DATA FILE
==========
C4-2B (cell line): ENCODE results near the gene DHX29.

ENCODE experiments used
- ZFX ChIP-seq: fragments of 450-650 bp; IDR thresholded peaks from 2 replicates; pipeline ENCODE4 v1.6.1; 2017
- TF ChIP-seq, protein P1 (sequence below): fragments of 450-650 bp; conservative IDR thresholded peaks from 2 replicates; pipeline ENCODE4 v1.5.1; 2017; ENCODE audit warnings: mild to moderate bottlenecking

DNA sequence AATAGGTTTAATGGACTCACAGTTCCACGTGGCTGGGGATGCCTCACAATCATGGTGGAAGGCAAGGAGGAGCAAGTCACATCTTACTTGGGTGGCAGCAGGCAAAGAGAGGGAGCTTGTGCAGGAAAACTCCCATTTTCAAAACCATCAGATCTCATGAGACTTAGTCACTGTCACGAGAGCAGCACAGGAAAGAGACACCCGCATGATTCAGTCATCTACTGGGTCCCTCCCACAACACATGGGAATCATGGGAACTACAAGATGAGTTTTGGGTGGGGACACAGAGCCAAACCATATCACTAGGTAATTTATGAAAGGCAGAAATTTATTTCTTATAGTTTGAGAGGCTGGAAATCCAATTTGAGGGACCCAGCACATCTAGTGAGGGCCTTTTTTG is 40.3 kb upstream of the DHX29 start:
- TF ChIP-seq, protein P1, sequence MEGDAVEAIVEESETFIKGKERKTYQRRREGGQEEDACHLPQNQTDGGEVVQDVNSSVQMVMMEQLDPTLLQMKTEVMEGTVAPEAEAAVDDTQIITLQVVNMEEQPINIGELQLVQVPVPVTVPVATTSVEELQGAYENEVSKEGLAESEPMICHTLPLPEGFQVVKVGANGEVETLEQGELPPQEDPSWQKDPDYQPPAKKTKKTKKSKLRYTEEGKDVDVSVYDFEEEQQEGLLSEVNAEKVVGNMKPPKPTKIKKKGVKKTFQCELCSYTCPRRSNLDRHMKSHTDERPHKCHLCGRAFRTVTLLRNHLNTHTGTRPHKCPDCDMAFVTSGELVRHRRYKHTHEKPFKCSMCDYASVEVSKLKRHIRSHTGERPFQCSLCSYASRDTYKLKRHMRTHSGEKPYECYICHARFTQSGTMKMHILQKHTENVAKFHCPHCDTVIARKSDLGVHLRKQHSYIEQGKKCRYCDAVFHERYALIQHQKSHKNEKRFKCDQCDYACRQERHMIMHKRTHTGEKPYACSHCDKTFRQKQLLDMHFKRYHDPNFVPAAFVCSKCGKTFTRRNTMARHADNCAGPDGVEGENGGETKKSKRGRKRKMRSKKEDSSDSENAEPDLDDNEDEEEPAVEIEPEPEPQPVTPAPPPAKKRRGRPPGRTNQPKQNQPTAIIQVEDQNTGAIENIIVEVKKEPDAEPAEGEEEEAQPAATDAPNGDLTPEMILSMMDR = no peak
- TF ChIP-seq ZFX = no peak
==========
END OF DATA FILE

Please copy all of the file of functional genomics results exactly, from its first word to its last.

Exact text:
C4-2B (cell line): ENCODE results near the gene DHX29.

ENCODE experiments used
- ZFX ChIP-seq: fragments of 450-650 bp; IDR thresholded peaks from 2 replicates; pipeline ENCODE4 v1.6.1; 2017
- TF ChIP-seq, protein P1 (sequence below): fragments of 450-650 bp; conservative IDR thresholded peaks from 2 replicates; pipeline ENCODE4 v1.5.1; 2017; ENCODE audit warnings: mild to moderate bottlenecking

DNA sequence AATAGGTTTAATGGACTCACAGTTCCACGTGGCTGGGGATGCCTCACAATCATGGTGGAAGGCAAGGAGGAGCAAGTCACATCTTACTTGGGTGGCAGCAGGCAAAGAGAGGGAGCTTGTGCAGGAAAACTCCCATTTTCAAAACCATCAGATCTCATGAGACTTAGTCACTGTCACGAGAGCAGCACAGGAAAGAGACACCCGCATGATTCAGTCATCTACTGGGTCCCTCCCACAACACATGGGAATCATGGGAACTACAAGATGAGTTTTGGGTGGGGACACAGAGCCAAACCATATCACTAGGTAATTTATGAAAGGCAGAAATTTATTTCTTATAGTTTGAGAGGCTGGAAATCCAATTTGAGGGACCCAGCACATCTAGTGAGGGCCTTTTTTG is 40.3 kb upstream of the DHX29 start:
- TF ChIP-seq, protein P1, sequence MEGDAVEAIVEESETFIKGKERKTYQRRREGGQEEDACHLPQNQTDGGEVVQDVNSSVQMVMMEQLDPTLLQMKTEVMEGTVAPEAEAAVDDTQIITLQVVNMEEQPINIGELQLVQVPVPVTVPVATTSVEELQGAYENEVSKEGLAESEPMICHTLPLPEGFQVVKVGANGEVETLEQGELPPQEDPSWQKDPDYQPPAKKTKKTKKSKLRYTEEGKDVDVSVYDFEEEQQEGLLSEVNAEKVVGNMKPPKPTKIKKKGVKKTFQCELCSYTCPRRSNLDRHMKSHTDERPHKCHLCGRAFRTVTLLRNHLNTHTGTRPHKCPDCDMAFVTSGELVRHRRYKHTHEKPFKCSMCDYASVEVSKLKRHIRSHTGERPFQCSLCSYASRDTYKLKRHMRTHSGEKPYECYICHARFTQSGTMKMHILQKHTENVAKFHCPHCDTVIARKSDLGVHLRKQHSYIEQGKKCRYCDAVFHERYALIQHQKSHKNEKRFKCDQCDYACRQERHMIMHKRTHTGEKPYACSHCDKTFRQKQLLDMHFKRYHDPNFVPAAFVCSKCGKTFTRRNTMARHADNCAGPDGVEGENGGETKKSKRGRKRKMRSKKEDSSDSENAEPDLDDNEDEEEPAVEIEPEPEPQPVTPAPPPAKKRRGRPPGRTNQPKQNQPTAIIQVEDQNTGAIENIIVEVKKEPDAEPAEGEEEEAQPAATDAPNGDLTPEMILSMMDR = no peak
- TF ChIP-seq ZFX = no peak